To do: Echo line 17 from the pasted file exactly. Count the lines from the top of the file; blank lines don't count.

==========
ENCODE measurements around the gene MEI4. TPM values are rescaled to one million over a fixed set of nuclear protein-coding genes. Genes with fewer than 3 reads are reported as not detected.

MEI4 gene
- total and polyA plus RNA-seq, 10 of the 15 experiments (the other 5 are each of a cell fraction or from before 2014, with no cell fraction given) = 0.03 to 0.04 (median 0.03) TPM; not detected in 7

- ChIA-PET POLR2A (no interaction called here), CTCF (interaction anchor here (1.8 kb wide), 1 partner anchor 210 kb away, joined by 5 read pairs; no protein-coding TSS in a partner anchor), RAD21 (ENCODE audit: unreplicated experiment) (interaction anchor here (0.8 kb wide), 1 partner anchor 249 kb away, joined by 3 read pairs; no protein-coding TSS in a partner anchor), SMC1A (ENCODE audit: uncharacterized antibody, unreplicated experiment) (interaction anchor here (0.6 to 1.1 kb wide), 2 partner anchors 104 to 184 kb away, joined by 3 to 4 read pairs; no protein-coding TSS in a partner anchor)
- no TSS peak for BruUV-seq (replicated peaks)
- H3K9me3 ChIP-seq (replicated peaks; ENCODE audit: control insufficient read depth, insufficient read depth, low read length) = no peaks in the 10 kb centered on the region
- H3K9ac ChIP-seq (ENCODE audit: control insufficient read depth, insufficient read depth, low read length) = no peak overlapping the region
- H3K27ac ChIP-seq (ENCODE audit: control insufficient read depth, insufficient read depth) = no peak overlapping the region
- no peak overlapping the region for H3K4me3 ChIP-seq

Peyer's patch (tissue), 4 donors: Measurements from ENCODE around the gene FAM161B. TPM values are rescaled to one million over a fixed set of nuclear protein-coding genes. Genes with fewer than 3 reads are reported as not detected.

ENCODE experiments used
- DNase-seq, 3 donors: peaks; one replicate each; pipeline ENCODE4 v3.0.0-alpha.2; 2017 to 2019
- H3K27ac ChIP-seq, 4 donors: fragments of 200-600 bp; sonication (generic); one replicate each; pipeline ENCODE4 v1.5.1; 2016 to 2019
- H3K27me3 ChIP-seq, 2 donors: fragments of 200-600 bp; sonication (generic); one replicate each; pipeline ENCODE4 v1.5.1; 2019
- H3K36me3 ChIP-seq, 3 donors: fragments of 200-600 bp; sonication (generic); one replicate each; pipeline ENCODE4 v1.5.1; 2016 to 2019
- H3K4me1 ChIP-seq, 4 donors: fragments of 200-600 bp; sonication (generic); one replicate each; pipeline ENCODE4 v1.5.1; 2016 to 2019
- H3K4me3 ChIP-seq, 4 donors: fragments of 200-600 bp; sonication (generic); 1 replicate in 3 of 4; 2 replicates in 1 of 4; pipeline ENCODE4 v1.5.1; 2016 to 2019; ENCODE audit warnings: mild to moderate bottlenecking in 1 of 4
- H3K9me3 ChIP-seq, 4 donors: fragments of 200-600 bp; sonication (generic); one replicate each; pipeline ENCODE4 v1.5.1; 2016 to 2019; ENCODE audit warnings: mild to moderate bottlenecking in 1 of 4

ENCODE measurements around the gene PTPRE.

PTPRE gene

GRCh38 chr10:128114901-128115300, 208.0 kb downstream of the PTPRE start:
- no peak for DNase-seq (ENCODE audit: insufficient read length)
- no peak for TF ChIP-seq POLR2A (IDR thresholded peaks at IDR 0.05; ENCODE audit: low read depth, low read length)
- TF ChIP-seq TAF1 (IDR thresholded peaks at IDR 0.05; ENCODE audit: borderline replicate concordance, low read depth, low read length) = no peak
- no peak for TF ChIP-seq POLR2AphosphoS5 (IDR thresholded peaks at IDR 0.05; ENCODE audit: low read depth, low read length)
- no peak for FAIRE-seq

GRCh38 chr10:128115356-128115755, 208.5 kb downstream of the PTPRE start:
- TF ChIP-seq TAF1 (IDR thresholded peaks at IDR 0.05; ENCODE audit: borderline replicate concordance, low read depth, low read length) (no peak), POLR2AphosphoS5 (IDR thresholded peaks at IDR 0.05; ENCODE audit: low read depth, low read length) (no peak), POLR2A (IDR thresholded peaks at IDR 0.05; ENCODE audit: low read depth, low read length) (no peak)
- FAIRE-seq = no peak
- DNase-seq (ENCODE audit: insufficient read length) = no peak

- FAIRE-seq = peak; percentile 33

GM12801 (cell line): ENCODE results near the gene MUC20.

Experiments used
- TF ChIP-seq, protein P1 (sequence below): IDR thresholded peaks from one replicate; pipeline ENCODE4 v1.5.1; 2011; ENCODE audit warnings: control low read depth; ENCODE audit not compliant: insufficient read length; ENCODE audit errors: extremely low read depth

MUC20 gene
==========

- H3K4me3 ChIP-seq, 4 donors: fragments of 200-600 bp; sonication (generic); 1 replicate in 3 of 4; 2 replicates in 1 of 4; pipeline ENCODE4 v1.5.1; 2016 to 2019; ENCODE audit warnings: mild to moderate bottlenecking in 1 of 4